Book Review: Midnight in Chernobyl

Midnight in Chernobyl by Adam Higginbotham CR: Simon & Schuster

Title: Midnight in Chernobyl
Author: Adam Higginbotham
Genre: Nonfiction History
Publisher: Simon and Schuster
Publication Date: February 12, 2019
Pages: 538
Format Read: Audiobook
Standalone or series: Standalone
Where I got the book: Libby library app
Date finished reading: November 26, 2019

Goodreads Description: The definitive, dramatic untold story of the Chernobyl nuclear power plant disaster, based on original reporting and new archival research.

April 25, 1986, in Chernobyl, was a turning point in world history. The disaster not only changed the world’s perception of nuclear power and the science that spawned it, but also our understanding of the planet’s delicate ecology. With the images of the abandoned homes and playgrounds beyond the barbed wire of the 30-kilometer Exclusion Zone, the rusting graveyards of contaminated trucks and helicopters, the farmland lashed with black rain, the event fixed for all time the notion of radiation as an invisible killer.

Chernobyl was also a key event in the destruction of the Soviet Union, and, with it, the United States’ victory in the Cold War. For Moscow, it was a political and financial catastrophe as much as an environmental and scientific one. With a total cost of 18 billion rubles—at the time equivalent to $18 billion—Chernobyl bankrupted an already teetering economy and revealed to its population a state built upon a pillar of lies.

The full story of the events that started that night in the control room of Reactor No.4 of the V.I. Lenin Nuclear Power Plant has never been told—until now. Through two decades of reporting, new archival information, and firsthand interviews with witnesses, journalist Adam Higginbotham tells the full dramatic story, including Alexander Akimov and Anatoli Dyatlov, who represented the best and worst of Soviet life; denizens of a vanished world of secret policemen, internal passports, food lines, and heroic self-sacrifice for the Motherland. Midnight in Chernobyl, award-worthy nonfiction that reads like sci-fi, shows not only the final epic struggle of a dying empire but also the story of individual heroism and desperate, ingenious technical improvisation joining forces against a new kind of enemy.

My Review: I’ve been interested in learning more about the Chernobyl nuclear disaster for years. Three years ago, while temporarily living in Ukraine, I had an opportunity to visit Chernobyl (see my Chernobyl post). It was a haunting experience, but I learned a lot and got to see the building of the new sarcophagus, which was just placed over the reactor a few months ago. Earlier this year, I learned a bit more about this disaster through the HBO miniseries Chernobyl. I looked up the literature that was used to create the miniseries and saw Midnight in Chernobyl on the list and have been looking forward to reading it every since. It did not disappoint.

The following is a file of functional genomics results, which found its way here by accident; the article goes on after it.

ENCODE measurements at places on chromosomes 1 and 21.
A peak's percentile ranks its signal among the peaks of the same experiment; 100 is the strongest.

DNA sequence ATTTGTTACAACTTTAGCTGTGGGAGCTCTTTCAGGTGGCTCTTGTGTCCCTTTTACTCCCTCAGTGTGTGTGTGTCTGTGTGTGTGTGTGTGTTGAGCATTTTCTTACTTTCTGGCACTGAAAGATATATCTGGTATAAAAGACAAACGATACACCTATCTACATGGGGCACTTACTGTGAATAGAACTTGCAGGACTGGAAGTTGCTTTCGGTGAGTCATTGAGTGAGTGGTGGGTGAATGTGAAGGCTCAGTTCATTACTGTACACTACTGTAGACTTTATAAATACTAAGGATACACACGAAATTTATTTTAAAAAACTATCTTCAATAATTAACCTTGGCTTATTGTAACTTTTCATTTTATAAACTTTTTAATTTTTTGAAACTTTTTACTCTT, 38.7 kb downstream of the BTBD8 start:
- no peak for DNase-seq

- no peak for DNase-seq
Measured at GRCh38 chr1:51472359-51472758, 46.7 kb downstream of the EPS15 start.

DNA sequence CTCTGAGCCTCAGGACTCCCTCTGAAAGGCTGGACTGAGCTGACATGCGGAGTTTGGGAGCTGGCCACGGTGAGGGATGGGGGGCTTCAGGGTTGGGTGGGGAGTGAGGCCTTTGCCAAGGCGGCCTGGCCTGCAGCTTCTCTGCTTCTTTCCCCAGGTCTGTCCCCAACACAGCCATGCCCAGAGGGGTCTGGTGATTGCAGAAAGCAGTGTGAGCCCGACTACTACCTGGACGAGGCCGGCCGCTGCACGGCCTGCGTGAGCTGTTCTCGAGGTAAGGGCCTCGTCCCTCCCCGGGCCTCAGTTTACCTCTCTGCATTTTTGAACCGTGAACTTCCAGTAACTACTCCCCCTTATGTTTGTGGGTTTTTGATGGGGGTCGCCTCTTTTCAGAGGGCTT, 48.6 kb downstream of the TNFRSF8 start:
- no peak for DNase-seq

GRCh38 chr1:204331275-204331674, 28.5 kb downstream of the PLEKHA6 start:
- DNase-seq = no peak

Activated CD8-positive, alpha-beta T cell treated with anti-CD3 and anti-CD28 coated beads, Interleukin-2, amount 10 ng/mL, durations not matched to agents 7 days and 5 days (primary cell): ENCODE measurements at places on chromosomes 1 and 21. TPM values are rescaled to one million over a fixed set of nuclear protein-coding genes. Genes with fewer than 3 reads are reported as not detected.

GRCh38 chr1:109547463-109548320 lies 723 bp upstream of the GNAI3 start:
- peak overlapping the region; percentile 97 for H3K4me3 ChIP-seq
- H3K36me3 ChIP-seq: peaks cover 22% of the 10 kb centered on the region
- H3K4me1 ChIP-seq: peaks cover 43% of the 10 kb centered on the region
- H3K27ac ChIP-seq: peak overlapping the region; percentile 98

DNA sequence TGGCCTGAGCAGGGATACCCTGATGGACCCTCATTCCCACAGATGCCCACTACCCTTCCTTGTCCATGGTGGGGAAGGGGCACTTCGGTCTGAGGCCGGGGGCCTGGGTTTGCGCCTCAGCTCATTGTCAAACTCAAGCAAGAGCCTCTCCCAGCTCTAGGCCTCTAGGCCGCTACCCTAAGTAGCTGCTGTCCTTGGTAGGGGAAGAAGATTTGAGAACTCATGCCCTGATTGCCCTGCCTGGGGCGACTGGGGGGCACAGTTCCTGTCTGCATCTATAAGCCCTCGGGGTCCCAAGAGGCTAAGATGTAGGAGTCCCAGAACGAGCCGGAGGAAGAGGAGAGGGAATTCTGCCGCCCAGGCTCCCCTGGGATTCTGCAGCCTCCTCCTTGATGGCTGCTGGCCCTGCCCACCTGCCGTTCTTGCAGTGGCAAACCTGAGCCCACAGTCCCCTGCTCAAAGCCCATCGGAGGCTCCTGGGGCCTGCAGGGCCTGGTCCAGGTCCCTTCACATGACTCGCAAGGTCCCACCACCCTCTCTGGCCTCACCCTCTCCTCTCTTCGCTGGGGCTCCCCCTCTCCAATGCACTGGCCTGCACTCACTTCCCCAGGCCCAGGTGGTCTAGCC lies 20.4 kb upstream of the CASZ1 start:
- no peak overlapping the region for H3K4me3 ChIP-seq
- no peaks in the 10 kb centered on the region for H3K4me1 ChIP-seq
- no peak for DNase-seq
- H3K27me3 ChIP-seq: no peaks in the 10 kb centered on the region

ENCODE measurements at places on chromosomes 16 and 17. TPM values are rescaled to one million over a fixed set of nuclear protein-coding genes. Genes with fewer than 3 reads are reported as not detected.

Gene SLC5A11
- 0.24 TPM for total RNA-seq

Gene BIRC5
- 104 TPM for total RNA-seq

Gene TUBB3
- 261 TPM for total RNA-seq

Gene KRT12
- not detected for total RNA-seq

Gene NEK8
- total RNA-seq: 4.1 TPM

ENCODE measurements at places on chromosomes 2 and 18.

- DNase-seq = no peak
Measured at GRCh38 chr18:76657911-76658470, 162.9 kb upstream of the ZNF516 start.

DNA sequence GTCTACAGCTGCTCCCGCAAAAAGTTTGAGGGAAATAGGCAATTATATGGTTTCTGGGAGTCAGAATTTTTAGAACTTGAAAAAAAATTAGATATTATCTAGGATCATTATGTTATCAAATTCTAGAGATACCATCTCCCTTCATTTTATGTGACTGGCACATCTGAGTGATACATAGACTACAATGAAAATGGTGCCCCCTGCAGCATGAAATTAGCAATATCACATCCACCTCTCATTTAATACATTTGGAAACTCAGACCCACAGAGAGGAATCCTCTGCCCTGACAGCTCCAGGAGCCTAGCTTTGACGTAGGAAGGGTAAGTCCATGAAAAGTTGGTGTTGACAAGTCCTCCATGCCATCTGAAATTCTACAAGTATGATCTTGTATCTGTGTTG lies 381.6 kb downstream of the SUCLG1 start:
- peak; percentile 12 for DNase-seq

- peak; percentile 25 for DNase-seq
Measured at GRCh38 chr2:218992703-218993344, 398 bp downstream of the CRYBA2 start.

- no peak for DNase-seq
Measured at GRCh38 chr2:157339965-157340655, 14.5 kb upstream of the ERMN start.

If you are interested in learning about the Chernobyl nuclear disaster, Midnight in Chernobyl is the most comprehensive work about this disaster I have come across. The character list at the beginning is very helpful and was useful throughout the book. The book begins by giving some background on the early days of the cities that surrounded the Chernobyl nuclear plant. Around the time of the nuclear disaster, a nearby town, by the name of Pripyat, had grown to a population of 50,000 people.

Midnight in Chernobyl gives you a thorough account of the disaster itself. I’ve always been amazed that officials of the surrounding cities told civilians to just go about their daily lives, while high levels of radiation polluted the air. It seemed like such a horrific and unnecessary detriment to human life. However, Adam Higginbotham does a great job of explaining life and politics in the former Soviet Union. “The traditional reflexes of secrecy and paranoia were deeply ingrained. The truth about an incidence of any kind that might undermined Soviet prestige or provoke public panic had always been suppressed.” There were other nuclear incidences before Chernobyl that were covered up. People were not evacuated during from those areas, so why should they be evacuated now? By evacuating the cities around the Chernobyl nuclear plant, that would be alerting the public and possibly the international community of the accident, which the Soviet Union did not want. Not only did they delay evacuations but they quarantined the area, so no civilians could leave even if they wanted to. However, despite their best efforts, the international community would soon be alerted to this disaster as other European countries measured high levels of radiation in their air. The US President at that time, Ronald Reagan, stated “A nuclear accident that results in contaminating a number of countries with radioactive material is not simply an internal matter. The Soviets owe the world an explanation.”

Midnight in Chernobyl continues with such extensive details related to the aftermath, including the containment, the suffering of individuals exposed to acute radiation poisoning (ars), the building of the sarcophagus to put over the reactor, and the trial to hold certain individuals responsible for this nuclear disaster. While officially only 30-60 deaths occurred due to the Chernobyl nuclear accident, the UN states that 3.5 million people in multiple countries were affected. This book was the best piece of literature I have read on this event, and I highly recommend it!

My Rating: ♦ ♦ ♦ ♦ ♦